U.S. $10.00 Bill Zipper Pouch
- 9 ½ X 4 inches
- Synthetic leather
The ten dollar bill features the portrait of Founding Father Alexander Hamilton, who served as the first Secretary of the Treasury. Our fun ten dollar bill zipper pouch is a little bigger than the real thing. It is a handy size for pens and pencils, cosmetics, or any of the small things that you want to keep tidily tucked away. We've also learned they make a great gift when there's a Hamilton bill slipped inside!
During 1861, the first of the American Civil War, the expenses incurred by the Union government far outstripped its limited revenues from taxation, and borrowing was the main vehicle for financing the war. The Act of July 17, 1861, authorized Secretary of the Treasury Salmon P. Chase to raise money via the issuance of $50,000,000 in Treasury notes payable on demand. These demand notes or Union currency were paid out to creditors directly and used to meet the payroll of soldiers in the field. While issued within the legal framework of Treasury note debt, the demand notes were intended to circulate as Union currency and were of the same size as and, in appearance, closely resembled banknotes.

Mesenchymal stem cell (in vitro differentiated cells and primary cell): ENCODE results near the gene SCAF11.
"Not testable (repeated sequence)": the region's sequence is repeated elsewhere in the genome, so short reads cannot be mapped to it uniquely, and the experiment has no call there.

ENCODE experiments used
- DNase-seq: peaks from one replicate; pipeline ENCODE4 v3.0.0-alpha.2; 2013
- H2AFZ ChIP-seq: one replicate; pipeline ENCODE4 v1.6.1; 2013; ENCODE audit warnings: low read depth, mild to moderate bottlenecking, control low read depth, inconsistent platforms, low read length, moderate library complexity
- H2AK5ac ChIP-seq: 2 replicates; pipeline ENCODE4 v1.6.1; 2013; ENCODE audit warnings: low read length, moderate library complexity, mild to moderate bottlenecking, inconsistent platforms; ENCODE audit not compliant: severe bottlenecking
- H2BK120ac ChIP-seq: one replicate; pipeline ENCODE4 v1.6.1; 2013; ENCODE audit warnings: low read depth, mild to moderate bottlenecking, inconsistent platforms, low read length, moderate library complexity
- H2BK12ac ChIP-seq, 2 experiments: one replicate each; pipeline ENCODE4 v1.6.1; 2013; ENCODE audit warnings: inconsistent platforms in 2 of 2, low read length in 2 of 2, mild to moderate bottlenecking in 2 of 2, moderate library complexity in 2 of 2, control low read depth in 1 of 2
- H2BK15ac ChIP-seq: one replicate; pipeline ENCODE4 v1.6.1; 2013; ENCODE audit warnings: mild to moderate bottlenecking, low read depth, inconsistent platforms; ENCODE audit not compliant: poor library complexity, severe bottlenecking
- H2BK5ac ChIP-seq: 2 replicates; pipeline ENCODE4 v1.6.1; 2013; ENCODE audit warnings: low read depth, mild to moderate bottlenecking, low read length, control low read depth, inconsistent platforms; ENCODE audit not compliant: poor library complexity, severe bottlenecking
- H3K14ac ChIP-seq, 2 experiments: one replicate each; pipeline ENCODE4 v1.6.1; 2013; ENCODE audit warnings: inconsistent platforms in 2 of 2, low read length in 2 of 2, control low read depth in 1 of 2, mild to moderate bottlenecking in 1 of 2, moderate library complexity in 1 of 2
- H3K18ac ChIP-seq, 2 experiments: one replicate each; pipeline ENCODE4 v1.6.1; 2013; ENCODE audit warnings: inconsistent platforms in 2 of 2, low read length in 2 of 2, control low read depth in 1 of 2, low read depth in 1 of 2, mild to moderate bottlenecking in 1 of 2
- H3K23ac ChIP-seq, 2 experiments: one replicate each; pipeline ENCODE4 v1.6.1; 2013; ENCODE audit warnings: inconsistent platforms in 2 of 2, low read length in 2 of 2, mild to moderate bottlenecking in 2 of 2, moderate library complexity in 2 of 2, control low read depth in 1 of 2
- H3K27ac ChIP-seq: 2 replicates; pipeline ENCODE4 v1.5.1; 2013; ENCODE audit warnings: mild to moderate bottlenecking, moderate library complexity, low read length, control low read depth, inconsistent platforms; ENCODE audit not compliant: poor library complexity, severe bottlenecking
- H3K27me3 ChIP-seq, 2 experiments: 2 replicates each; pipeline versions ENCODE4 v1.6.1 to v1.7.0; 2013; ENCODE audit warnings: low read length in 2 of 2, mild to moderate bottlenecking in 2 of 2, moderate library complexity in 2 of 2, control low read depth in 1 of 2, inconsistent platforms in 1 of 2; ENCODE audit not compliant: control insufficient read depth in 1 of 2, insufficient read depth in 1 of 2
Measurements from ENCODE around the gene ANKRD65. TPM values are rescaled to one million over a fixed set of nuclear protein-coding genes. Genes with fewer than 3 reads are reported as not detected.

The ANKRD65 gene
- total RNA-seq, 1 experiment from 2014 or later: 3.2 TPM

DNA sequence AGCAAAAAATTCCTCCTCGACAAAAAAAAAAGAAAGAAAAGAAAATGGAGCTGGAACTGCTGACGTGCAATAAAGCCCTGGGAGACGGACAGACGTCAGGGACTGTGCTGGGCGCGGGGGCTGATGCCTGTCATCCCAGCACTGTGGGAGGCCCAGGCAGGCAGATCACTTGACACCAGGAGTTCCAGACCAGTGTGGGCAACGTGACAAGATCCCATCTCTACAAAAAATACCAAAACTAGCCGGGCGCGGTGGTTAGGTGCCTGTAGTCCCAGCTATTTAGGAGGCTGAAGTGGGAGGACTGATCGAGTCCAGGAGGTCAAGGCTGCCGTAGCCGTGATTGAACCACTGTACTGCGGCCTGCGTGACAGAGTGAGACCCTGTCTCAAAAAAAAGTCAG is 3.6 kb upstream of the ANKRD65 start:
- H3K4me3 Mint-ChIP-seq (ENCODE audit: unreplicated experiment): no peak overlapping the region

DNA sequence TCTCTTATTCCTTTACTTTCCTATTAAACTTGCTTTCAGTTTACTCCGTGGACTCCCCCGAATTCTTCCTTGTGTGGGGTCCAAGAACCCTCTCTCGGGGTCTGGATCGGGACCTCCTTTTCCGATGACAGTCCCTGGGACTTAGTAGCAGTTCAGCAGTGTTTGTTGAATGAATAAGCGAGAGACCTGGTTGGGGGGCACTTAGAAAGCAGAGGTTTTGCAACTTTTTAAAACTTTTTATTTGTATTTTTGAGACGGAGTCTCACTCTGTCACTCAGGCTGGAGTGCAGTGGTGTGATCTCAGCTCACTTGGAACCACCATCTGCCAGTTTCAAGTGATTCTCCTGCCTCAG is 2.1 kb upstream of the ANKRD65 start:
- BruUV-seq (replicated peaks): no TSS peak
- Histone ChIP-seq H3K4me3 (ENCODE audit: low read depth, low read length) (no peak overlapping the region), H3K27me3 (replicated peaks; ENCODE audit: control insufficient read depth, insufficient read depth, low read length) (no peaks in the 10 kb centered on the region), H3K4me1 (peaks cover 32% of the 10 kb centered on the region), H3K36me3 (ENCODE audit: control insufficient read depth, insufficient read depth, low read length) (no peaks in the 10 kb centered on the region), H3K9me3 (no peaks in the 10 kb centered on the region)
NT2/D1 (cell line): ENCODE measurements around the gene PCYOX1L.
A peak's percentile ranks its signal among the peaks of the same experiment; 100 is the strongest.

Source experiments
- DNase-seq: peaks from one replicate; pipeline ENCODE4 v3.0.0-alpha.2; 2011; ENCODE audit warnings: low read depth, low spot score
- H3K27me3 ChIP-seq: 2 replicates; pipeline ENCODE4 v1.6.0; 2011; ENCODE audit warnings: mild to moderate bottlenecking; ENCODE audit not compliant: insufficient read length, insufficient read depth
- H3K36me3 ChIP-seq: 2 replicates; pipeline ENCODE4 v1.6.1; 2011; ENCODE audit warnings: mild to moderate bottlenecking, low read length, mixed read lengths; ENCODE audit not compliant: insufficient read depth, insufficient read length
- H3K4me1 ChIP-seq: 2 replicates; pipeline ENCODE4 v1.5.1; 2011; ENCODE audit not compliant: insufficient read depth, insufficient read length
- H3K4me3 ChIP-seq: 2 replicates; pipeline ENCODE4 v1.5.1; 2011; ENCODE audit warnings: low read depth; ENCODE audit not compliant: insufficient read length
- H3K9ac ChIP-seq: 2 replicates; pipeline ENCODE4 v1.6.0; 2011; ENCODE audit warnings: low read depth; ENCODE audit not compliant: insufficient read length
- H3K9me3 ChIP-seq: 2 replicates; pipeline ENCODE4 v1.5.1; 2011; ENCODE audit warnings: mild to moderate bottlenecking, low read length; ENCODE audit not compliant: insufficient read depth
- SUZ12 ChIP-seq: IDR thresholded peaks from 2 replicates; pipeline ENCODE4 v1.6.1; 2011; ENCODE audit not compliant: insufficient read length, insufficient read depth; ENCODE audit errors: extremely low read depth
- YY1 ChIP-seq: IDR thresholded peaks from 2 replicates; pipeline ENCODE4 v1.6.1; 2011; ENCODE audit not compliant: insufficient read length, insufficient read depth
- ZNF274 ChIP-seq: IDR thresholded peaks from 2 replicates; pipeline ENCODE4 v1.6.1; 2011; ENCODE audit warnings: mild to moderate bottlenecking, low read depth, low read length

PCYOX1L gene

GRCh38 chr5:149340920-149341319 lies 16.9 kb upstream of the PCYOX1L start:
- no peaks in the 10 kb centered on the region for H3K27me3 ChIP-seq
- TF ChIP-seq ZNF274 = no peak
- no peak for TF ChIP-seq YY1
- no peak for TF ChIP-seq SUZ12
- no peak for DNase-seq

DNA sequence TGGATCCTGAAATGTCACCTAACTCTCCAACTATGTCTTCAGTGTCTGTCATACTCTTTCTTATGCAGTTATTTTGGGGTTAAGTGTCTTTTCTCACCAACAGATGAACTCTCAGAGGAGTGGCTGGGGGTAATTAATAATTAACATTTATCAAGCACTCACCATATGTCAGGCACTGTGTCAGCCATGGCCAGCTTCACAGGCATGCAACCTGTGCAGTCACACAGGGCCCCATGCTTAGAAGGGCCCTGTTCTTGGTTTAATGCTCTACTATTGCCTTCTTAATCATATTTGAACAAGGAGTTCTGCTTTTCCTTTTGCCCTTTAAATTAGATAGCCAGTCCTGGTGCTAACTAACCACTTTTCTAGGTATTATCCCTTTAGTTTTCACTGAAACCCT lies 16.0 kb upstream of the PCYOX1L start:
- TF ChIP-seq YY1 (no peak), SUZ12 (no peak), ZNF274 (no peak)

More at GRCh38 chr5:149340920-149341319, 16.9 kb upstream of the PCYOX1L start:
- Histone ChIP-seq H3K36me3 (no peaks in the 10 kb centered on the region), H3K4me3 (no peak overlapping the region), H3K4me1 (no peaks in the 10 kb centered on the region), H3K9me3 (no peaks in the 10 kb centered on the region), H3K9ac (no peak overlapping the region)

The National Archives preserves, protects, and holds in trust the General Records of the Department of the Treasury, starting from 1789.